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Ladies and Gentlemen: The Church has left the building

Rob and Andy Frost, (Ed) Mark Williamson

Authentic Media, 2008

RRP $29.95

Reviewed by Karyl Davison, lecturer in Christian education, PLC, and Rural Ministry Coordinator

This little, easy-to-read book, is the story of the vision and development of the Pentecost Festival, a celebration of creativity and compassion in central London.

A diverse group of writers attempts to express a unique portrait of Jesus in their attempts to communicate the gospel message in new ways: the compassionate Jesus, the creative Jesus, the eco-warrior Jesus the serving Jesus are just a few.

The book is exuberant and energetic, it even hits the mark in some ways, suggesting for instance, that “sometimes we are guilty of waiting in our church buildings, expecting that one day people will just starting coming back to our church meetings”.

But it doesn’t quite achieve what it sets out to do.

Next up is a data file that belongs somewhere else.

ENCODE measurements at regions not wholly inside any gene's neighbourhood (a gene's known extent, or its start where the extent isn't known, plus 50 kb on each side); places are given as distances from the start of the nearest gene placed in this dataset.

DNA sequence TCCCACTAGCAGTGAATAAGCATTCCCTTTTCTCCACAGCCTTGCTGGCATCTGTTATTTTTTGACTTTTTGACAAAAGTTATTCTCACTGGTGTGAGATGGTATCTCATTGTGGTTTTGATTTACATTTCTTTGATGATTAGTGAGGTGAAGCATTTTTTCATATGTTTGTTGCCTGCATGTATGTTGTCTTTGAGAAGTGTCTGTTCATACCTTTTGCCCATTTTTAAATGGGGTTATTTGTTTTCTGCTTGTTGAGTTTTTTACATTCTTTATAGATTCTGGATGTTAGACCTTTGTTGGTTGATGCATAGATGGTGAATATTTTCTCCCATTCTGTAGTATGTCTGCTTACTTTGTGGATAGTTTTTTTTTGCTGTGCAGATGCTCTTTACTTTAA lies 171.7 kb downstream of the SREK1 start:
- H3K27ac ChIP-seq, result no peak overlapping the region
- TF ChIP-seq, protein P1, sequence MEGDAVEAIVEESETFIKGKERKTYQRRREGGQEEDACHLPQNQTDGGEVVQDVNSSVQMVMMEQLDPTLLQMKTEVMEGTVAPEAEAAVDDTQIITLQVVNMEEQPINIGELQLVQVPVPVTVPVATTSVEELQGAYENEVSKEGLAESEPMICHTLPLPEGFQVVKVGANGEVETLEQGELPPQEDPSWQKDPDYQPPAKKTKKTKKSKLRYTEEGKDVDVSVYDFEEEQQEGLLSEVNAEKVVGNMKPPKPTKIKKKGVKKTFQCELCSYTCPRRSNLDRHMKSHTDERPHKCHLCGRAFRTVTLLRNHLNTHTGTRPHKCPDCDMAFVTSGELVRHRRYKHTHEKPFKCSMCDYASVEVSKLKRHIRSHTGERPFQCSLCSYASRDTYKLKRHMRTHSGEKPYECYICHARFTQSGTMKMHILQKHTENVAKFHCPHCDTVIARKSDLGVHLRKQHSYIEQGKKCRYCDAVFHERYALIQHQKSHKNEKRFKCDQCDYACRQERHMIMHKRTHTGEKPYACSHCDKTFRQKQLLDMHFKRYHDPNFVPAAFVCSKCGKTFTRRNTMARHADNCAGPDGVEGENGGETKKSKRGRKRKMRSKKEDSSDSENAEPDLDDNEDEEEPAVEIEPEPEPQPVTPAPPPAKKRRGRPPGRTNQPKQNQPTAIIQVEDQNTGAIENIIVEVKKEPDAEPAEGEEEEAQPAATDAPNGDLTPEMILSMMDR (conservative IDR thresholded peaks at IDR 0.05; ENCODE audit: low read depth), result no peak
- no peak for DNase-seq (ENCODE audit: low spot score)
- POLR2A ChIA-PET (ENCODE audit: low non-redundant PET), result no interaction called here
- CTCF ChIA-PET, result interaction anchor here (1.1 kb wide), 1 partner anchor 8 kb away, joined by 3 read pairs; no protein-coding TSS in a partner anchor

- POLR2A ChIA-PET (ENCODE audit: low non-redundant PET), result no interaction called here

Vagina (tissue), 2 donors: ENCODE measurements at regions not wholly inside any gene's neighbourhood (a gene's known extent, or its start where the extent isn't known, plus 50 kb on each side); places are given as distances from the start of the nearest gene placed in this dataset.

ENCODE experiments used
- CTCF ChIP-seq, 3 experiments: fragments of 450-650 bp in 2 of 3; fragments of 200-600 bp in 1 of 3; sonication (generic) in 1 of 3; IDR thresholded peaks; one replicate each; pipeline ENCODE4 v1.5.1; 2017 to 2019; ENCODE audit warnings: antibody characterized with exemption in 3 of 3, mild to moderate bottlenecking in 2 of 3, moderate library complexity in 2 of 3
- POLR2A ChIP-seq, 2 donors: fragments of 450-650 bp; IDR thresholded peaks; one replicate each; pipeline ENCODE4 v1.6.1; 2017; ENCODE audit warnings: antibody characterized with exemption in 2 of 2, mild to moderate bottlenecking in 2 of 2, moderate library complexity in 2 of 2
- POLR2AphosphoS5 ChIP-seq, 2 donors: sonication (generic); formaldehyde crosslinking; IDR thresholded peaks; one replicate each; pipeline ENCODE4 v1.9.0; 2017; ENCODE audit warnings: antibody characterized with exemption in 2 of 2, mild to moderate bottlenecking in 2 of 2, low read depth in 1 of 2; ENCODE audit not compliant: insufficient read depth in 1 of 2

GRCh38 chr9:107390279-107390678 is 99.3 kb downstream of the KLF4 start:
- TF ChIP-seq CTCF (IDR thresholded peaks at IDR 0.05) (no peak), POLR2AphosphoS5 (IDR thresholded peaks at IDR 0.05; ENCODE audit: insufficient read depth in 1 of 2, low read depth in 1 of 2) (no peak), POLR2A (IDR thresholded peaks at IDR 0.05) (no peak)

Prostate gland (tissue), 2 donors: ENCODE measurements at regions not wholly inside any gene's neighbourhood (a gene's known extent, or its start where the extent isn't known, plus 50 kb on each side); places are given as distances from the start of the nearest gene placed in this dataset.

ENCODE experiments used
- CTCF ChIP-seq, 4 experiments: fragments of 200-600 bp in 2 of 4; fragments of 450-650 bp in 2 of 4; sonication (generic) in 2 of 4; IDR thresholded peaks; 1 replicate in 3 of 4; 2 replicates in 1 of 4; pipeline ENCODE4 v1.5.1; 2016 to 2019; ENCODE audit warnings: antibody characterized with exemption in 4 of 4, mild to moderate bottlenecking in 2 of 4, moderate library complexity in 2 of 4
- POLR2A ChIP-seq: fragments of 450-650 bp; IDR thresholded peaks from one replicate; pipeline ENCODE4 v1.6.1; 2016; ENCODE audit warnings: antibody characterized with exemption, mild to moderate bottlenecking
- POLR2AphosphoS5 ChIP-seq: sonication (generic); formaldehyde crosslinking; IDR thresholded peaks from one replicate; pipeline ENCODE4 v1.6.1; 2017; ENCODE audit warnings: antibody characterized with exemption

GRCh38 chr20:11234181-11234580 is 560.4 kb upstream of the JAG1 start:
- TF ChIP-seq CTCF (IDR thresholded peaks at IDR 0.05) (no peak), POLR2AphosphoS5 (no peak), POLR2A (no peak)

While it does celebrate different approaches to transmitting the Christian faith it never really leaves the traditional model of evangelism.

The ultimate aim is to get people currently outside the church to come to church instead of attempting to develop authentic relationships with people so they can see in us an example of Jesus.

The book also views serious and complex issues such as poverty in a very simplistic way suggesting that at its core, poverty is caused by a destructive mind-set that says “I don’t matter”.

The solution?

Tell them that Jesus understands and God loves them.

This will lead to an “epiphany that changes everything” because when a child in poverty says ‘I matter’ “they are taking their first step out of poverty”.

This is not to suggest that knowing that they are loved and valued by God does nothing for a person be they living in poverty or not, but it ignores the complex and structural causes of poverty that are all pervasive.

If you can find the book in a discount bin, go for it, but if you’re looking for a way of being church differently I’d look elsewhere.